Don’t dream big when taking on industrial or enterprise IoT

As inspiring as the phrase business transformation is, I’ve decided that when it comes to industrial or enterprise IoT, it’s better to start small. Most executives by now are well aware that you should begin with a use case, but what’s become more clear as time has passed and projects have failed is that maybe business transformation shouldn’t be your first goal.

Peter Zornio, chief technology officer at ‎Emerson Automation Solutions, says that in his experience, the operations guys in building systems or in a plant want a use case and an ROI, while the IT shops tend to want to install a platform so folks in the business can build their own applications on top of it.

“Tangible ROIs that are easy to see are great,” Zornio says. “Operational guys love that because they have to justify their spend, while the IT guys want to think big. These are the guys that 15 years ago convinced everyone to spend hundreds of millions on ERP systems.”

Zornio isn’t bashing ERP systems, but if you ask ERP buyers if that money was well spent, many of them wouldn’t really know. Which is why Zornio is a big fan of metrics when discussing IoT projects.

He’s not alone. Jason Shepherd, a senior director and IoT CTO at Dell, says, “Too many IoT projects start as science projects (e.g., “Wouldn’t that be neat?”) with no clear metrics for success.” You know what’s really hard to measure? Business transformation.

So if measurement is the key, how should you think about that? In some situations, a use case and the subsequent savings are crystal clear. For example, if you automate data collection that normally requires an employee, calculating the savings is easy.

But Zornio says other use cases, such as ensuring reliability, are more difficult. First you have to come up with the number of times a particular part or machine fails, then you need to figure out the cost to the production process or the team. You also have to factor in the cost and time it takes to make those repairs. Replacing a part that is commonly in inventory vs. replacing something that might have to be ordered will factor into those costs.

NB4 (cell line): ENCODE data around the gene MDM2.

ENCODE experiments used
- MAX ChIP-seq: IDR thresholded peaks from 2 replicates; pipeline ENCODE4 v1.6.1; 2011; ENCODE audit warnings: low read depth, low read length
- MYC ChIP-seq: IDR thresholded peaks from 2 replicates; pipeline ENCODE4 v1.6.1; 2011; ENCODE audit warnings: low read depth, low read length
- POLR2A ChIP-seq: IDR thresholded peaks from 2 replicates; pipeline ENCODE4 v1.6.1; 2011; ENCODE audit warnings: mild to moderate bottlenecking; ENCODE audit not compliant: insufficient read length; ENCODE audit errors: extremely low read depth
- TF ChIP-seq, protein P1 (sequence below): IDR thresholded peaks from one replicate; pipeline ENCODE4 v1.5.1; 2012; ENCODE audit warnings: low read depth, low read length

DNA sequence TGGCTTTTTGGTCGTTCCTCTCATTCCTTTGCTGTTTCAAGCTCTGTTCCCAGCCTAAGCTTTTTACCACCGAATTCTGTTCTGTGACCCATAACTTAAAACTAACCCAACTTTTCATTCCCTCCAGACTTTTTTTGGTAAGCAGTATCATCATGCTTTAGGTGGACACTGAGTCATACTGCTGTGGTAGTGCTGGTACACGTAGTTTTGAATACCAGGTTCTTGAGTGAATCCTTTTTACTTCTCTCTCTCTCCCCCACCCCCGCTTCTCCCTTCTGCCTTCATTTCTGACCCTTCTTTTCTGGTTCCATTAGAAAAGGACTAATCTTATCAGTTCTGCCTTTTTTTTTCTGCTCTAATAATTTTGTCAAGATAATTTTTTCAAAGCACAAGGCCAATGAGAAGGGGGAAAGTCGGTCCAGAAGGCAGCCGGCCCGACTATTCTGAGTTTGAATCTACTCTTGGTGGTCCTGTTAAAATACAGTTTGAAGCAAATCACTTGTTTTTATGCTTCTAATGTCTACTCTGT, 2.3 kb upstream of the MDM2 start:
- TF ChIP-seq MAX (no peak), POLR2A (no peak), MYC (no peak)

Those kinds of calculations are more subjective than calculating the cost of replacing a worker. You could debate how often equipment fails. Or how much it costs when it does fail, depending on what a company values. For example, downtime in one part of the plant might be relatively unimportant because there’s a backup or low demand during certain times of the year. So it’s always better to search for the obvious. Sometimes, the flamingly obvious.

“We had a customer come to us about monitoring pumps. There, the risk wasn’t downtime, but that when one of the pumps failed it tended to catch on fire,” says Zornio. “In that case, the ROI wasn’t about money saved as much as it was about deciding how valuable it was to the organization to avoid fires in their factory.” (That entire conversation has me thinking that an enterprising IoT systems integrator should scour the trade press for industrial disasters to find their next sales prospect.)

Assessing IoT projects’ value isn’t just useful for the companies buying into connected sensors or products. It’s also important for companies trying to build solutions for industrial and enterprise IoT.

That platform mentality is a common one in Silicon Valley, but it’s hard to sell. Especially if you need a deep understanding of specific industry data around costs and functioning of equipment. That’s why many of the big companies are teaming up with those in specialized verticals to pitch their platforms or services.

But again, it appears that success today is found most often in the smaller projects as opposed to the business transformations. Shepherd advises that when choosing a project to ensure that the use case is relatively straightforward so the company can get a “quick win.”

 “A quick win can grow into more advanced benefits, but don’t try and start with too much. For example, start with basic monitoring for visibility and then add analytics,”  he says.

We’ll talk more about what this means in future issues of the newsletter along with the challenges associated with making sure that your employees don’t sabotage your business goals—or the eventual business transformation itself.

Stacey on IoT | Internet of Things news and analysis

Why Companies Don’t Respond to Digital Disruption

Knowing digital disruption is happening and doing something about it are two entirely different matters. The philosopher William James noted that “thinking is for doing,” meaning that the purpose of us knowing things is to enable us to act in accordance with that knowledge. You might expect, consequently, that every organization has a well-developed strategy and action plan for responding to disruption. But the reality is quite different, just as homeowners in disaster-prone areas often seem caught off guard when an actual hurricane or cyclone strikes.